Other cities do harvest trees for profit but these are generally trees that are storm damaged or are potential hazards to structures or people.  I think it makes sense to sell lumber and firewood in these cases.

If you want to see how oak woodlands should be managed, visit Rock Springs.  Walk past the pine forest and look how the conservation district burned the understory of the forest on the other side.  Not only will oaks and other species be able to grow but also native woodland wildflowers and forbs that are ecologically valuable.  Fire may not be the best choice in more urban areas but mechanical thinning can be used to achieve similar results.

I hope that the city reconsiders their plan once they understand the ecological consequences of their actions.  I’ll be sending all the members of the council a message.

 

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I’m back from my trip to Oregon and California for my commencement at Oregon State University.  The graduation ceremony was a whirlwind experience.  I graduated along with 7,000+ other students in Corvallis and even though I had never been on the campus before as an e-Campus student from Illinois, I felt right at home.  Everyone was welcoming, friendly, and helpful.  I’m so glad.  I would have hated to to have gone there and found out my university was full of snobs. Ha.  Really everyone I interacted with in Oregon was very friendly.

The weather was perfect and I got to meet some of my fellow School of Forestry classmates and I might be biased but I think we were the coolest bunch.  We were the smallest group represented, as waves and waves of business and engineering grads swept passed us but we were way cooler, smarter and better looking.  Just ask any tree and they would agree.

Walking into the stadium

As far as the rest of the trip went, I was expecting Oregon to be scenic here and there but nearly every single sight I saw in Oregon was postcard quality.  It was gorgeous…everywhere!  I was not expecting such a green, lush landscape and neither was Oprah who was in the audience.  I got to see Oprah!  If only she paid off all our student loans.

All of the towns I visited were so clean and landscaped beautifully.  Above is a view of Corvallis’ courthouse.  Jeesh, could Illinois take lessons from Oregon.  I wish I had taken more photos of the towns I visited  because the streetscaping was spectacular with beautiful flowering shrubs and grasses.  I know Decatur is trying to improve its image but the powers that be really need to visit Oregon if they want to know how good a city can look.  Lots of great ideas – most inexpensive.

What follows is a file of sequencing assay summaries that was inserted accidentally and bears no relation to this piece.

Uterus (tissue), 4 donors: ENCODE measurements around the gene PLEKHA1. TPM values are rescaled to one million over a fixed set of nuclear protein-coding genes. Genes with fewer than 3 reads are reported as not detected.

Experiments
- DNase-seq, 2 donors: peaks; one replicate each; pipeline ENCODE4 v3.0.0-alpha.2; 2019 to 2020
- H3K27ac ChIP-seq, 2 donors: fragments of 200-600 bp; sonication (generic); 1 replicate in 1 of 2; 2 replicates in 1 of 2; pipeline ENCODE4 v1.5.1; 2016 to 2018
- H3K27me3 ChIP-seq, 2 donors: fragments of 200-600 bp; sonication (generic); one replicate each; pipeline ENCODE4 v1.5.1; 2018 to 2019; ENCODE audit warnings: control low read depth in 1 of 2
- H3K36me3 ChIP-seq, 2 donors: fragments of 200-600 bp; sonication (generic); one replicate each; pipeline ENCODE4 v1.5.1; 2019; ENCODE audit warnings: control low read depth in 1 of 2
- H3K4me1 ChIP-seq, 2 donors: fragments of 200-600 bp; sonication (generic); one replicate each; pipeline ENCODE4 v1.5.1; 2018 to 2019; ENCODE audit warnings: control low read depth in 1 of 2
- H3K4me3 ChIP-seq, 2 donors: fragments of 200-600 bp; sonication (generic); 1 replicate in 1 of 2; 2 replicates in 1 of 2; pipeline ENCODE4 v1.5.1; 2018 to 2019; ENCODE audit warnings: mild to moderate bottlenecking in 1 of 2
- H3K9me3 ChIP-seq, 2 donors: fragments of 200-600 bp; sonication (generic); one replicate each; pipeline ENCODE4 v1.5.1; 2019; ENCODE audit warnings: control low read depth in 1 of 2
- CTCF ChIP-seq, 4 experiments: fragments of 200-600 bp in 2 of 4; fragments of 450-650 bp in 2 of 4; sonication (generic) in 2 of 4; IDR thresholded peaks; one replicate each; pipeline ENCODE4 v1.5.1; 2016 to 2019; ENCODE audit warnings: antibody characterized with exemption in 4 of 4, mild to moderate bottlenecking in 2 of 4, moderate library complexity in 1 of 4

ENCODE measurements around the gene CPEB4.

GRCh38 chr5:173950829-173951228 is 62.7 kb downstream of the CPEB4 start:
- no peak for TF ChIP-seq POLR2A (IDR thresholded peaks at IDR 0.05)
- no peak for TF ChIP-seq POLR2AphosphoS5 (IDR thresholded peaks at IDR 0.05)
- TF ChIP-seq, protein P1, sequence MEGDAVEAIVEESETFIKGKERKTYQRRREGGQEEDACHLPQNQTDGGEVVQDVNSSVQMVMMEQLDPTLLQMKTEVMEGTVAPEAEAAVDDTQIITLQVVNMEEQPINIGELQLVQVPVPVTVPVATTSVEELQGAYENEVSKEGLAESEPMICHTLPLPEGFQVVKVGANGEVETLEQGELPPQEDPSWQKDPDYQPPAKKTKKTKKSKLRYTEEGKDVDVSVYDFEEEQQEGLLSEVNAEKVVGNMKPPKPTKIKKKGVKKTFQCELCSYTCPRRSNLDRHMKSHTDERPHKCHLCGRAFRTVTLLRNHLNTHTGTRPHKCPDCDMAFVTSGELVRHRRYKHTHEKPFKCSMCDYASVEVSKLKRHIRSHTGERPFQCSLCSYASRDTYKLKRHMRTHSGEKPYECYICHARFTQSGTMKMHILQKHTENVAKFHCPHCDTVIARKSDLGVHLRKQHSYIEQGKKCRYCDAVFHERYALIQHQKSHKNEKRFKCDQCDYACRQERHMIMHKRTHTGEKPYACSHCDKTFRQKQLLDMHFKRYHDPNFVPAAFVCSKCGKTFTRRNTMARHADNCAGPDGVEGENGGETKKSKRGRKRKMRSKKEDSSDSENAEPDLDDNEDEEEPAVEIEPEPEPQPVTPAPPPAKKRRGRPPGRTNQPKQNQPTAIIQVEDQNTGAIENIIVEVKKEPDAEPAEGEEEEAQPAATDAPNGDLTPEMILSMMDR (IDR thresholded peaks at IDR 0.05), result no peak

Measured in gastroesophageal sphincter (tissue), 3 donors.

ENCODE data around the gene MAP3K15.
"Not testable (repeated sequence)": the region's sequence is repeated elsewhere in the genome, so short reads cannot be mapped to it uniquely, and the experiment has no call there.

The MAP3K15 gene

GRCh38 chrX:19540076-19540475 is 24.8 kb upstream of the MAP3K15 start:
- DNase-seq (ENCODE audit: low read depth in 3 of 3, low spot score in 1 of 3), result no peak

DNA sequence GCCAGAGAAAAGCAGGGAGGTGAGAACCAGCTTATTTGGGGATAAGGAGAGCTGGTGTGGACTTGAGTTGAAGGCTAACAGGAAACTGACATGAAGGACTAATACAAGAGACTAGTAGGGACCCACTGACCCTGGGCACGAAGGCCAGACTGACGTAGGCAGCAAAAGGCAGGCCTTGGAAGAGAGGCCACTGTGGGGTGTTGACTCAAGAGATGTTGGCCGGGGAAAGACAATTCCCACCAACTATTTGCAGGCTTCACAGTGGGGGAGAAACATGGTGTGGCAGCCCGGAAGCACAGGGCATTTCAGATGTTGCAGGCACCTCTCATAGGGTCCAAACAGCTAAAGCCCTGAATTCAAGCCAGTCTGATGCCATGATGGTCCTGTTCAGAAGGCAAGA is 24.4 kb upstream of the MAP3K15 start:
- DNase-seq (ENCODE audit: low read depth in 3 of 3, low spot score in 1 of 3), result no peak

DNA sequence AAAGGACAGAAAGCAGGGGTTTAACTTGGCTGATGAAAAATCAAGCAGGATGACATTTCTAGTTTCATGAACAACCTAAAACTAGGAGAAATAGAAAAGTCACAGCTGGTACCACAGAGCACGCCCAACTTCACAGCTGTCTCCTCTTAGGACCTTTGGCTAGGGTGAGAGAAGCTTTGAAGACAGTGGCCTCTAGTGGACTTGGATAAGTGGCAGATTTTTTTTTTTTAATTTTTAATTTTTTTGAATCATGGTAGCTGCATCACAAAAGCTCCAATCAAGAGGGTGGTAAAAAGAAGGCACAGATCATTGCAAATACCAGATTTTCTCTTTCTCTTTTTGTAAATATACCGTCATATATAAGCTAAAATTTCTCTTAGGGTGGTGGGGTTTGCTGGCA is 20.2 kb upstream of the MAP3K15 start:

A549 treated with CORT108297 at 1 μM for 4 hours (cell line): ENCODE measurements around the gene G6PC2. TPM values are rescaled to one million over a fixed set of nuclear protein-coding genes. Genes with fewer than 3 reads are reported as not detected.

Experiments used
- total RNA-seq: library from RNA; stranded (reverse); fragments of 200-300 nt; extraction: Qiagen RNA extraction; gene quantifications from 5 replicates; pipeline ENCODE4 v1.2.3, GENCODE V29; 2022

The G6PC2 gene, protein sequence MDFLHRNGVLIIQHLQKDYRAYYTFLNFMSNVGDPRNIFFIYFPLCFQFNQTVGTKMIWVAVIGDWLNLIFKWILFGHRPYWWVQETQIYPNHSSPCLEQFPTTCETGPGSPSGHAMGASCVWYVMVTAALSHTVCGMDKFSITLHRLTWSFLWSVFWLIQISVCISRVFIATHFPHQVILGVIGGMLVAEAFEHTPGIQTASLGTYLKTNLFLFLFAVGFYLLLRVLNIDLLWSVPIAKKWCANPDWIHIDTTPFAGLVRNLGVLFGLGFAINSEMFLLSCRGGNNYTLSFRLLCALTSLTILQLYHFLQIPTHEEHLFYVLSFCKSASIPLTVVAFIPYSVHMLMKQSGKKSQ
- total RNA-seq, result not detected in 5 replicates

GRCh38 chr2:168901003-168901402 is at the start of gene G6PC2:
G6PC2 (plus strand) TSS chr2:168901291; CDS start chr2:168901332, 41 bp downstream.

One thing that kept crossing my mind is that Illinois is the prairie state but nobody would know it if they were driving through Illinois.  Decatur is the “Pride of the Prairie”.  Shouldn’t we look like it?   We should incorporate our native plants along Decatur’s main corridors.  Let’s really be the pride of the prairie!

Anyway, off my soapbox.  Whenever I visit other cities I always look for ideas for Decatur.  I can’t help myself.  Oh, and another thing: I think we should add lighting beneath our main bridges crossing Lake Decatur.  Others have suggested this as well but just some simple colored lighting reflecting the bridge on the water at night would leave a remarkable impression on visitors and residents.  So much for being off my soapbox.

The Redwoods

After a very short stay in Oregon, we traveled to Crescent City, California to see the Redwoods.  I’ll let the pictures speak for themselves.  The road pics are from southern Oregon but the rest are from California.

All of these photos were taken using my Samsung Galaxy S7.  It has pretty much replaced my Nikon because I think it takes better photos and it’s so much easier to carry with me.  I purchased a Samsung lens kit for it before the trip and used them for the wide format photos and they did a great job.  The pics are compressed to limit file size on the blog but the original non-compressed photos are spectacular.

Southwestern Oregon

 

Southwestern Oregon. After looking at the photo I think the rock formation look like a lion’s head!

 

Crescent City Lighthouse

 

Michael with the Pacific Ocean in the background. I wasn’t expecting the water to be so blue.

 

My first time seeing the Pacific Ocean in person.

 

Those pink flowers.

 

The Redwoods – awe inspiring.

The light coming through the trees in the foggy morning light was almost a religious experience.

If only I could have stuffed this driftwood in my carry-on bag it would have looked great in my backyard.

 

The Pacific Ocean is not to be messed with. Rugged and powerful.

 

My son is standing next to Paul Bunyan at the Trees of Mystery gift store and museum. No trip to the Redwoods would be complete without a photo next to Paul Bunyan!

Oh, I almost forgot the most important thing I brought back with me on my 4,000 mile round-trip to Oregon.  It’s pictured below.  And even though last quarter was overwhelming in so many ways, I still pulled off straight A’s.  I’m so thrilled with that.  In about 12 weeks the official diploma will be here after I finish my remaining summer classes and then the next chapter of my life will begin.